He was also a works driver for Chrysler in 1970, winning his class at Bathurst in the factory's 4BBL Valiant Pacer. In later years, he also drove the legendary Falcon GT-HO Phase III and Charger R/T E49 at the Mountain. West's prominence in Bathurst history is well deserved. However, his path to national recognition had started many years before, when he partnered his father Lindsay in the inaugural Redex Round Australia Trial in 1953. Driving a self-prepared FJ Holden, the Wests completed all stages and finished an outstanding 19th outright on debut, with young Des doing most of the driving. The experience wet his appetite for competition. He continued to compete in the Round Australia Trials and numerous club events.

By the late 1950s, though, he wanted to have a more serious crack at circuit racing, so he built himself his first dedicated competition car. And this is that car. The same one that would later compete in the first Australian Touring Car Championship race in 1960. So, let's have a close look at it:


Its a 1953 model 48-215. West wanted a 48-215 as the basis of his race car, mainly because it was 50 lbs (23 kgs) lighter than the FJ model. However, he specifically wanted one of the 'late production' versions produced during GM-H's transition from 48-215 to FJ production in 1953, which were fitted with the first of the FJ's improved components like the latest telescopic shocks (as opposed to the 48-215 lever-type), wider rear leaf springs, stronger front cross-member etc. Des specifically tracked down this car for the purpose.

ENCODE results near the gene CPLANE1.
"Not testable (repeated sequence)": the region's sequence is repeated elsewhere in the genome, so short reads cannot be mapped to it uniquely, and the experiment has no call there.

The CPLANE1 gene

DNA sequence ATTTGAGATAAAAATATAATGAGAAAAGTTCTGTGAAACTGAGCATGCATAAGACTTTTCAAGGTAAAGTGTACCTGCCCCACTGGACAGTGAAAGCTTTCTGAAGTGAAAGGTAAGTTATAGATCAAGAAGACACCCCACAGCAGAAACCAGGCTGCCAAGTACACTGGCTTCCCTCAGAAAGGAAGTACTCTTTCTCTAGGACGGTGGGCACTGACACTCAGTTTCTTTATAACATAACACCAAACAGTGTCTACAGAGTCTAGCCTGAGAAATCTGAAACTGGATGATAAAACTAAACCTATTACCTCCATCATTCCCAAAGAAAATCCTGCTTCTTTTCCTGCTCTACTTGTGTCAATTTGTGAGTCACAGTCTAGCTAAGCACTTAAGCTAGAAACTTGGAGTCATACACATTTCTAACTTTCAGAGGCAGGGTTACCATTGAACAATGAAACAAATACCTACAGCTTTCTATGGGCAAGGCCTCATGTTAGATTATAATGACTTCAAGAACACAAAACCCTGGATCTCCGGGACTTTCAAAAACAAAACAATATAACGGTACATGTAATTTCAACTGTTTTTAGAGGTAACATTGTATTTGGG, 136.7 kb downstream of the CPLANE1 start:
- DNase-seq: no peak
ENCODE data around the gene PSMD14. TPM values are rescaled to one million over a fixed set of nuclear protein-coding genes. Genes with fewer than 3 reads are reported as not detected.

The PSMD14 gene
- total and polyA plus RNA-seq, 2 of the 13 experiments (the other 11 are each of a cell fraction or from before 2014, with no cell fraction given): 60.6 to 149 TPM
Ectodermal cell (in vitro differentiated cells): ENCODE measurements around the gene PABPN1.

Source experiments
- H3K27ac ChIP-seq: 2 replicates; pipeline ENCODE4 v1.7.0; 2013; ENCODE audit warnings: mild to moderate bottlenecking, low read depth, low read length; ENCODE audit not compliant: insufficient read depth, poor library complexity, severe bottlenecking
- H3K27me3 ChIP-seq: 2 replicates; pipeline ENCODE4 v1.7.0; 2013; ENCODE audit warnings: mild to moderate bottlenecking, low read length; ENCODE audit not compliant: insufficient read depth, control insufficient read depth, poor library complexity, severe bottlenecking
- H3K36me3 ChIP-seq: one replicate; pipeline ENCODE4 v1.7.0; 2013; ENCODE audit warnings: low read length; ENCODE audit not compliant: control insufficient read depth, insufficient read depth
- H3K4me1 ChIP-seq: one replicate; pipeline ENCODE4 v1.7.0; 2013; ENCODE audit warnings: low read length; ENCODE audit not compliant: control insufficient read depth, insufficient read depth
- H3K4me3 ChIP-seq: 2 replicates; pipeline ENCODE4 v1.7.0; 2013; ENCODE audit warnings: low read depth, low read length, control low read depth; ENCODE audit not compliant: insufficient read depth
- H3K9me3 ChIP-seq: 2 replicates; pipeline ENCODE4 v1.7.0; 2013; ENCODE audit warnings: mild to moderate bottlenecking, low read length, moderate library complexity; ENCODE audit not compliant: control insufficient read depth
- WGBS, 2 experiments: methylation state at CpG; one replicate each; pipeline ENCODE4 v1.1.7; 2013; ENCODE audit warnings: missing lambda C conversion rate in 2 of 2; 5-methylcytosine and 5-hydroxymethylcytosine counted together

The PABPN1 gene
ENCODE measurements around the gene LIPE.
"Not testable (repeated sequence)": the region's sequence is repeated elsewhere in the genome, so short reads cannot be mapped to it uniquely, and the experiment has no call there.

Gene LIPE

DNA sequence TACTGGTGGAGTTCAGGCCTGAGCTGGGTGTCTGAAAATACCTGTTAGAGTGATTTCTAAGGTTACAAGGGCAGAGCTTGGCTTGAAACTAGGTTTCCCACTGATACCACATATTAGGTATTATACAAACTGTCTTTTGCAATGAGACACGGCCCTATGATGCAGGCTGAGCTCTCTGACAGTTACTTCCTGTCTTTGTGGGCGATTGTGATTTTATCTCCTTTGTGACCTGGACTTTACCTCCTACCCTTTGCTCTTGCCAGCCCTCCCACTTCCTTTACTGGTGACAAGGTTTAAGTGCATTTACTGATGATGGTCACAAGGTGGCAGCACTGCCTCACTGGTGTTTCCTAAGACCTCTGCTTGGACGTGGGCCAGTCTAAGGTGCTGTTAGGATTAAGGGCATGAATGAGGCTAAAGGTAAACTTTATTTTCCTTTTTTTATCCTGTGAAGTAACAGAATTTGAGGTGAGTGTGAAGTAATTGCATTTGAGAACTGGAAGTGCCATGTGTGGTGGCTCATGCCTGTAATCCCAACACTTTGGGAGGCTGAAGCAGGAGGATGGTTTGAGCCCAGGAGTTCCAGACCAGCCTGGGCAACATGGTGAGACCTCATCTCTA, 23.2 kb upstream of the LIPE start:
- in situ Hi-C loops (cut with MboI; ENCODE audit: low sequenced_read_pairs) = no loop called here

West's Garage had sold it to an elderly local couple a few years before, who literally only drove it to church on Sundays. Des tracked them down through the Garage's sales records and did a deal to secure the car. You may have noticed by looking at the engine bay and inside the door jams that this old Humpy was originally a rather bland light blue/grey in colour.

West's hand-built Holden engines were noted for their great power and sky-high rev tolerance. 7000rpm from a triple-carbed grey in 1960 was remarkable.

Forged lumpy-top pistons gave 13.5:1 compression.